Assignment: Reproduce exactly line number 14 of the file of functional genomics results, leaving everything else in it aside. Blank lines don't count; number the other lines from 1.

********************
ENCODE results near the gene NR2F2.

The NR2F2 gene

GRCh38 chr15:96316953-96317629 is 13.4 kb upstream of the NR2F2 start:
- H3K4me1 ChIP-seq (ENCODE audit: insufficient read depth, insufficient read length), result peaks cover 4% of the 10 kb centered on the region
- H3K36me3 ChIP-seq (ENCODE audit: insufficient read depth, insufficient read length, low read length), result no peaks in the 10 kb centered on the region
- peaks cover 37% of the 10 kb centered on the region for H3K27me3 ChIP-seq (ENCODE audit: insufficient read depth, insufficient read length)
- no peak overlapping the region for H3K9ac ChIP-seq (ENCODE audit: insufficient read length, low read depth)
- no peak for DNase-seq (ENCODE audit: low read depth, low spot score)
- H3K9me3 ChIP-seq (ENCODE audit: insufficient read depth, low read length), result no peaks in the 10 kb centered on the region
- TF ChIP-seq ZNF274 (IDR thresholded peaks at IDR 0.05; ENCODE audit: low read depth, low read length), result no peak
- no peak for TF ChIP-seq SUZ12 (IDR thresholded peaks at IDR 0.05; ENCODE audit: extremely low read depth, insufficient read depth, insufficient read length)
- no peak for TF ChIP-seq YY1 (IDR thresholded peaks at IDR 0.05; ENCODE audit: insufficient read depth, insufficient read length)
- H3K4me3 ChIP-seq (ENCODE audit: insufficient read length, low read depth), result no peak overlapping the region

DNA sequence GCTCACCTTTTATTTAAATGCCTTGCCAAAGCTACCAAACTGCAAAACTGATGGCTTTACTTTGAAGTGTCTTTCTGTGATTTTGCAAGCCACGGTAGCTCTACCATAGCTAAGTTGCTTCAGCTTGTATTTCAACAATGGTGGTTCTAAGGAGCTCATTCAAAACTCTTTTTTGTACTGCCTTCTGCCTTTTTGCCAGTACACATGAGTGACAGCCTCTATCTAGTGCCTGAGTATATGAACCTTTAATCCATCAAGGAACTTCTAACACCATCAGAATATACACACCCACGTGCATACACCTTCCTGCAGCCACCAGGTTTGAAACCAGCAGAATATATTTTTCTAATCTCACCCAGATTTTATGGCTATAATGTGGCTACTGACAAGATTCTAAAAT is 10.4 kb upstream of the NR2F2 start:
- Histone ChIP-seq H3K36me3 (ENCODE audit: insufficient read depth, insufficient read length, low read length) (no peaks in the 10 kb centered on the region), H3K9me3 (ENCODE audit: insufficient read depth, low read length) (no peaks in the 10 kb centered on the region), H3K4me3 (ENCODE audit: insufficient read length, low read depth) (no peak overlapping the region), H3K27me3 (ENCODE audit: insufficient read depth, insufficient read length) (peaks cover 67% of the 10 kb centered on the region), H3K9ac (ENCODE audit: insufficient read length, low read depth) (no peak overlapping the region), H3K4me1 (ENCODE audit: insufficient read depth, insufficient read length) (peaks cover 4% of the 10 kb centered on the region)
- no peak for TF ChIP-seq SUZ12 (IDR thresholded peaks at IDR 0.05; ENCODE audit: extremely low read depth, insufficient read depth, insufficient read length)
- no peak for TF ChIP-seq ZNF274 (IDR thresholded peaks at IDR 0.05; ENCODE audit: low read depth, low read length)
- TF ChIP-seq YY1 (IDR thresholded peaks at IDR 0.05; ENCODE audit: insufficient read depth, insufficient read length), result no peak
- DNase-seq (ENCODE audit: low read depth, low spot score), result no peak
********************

DNA sequence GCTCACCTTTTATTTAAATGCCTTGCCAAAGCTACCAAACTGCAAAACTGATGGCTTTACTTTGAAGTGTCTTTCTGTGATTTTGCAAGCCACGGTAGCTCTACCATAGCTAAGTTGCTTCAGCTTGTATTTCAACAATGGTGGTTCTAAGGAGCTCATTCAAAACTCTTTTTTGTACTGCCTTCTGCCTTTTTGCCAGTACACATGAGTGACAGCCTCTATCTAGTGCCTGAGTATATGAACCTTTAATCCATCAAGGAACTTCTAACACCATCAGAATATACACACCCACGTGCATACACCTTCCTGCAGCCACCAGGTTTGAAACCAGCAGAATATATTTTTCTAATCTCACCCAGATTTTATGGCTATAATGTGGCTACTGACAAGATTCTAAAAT is 10.4 kb upstream of the NR2F2 start: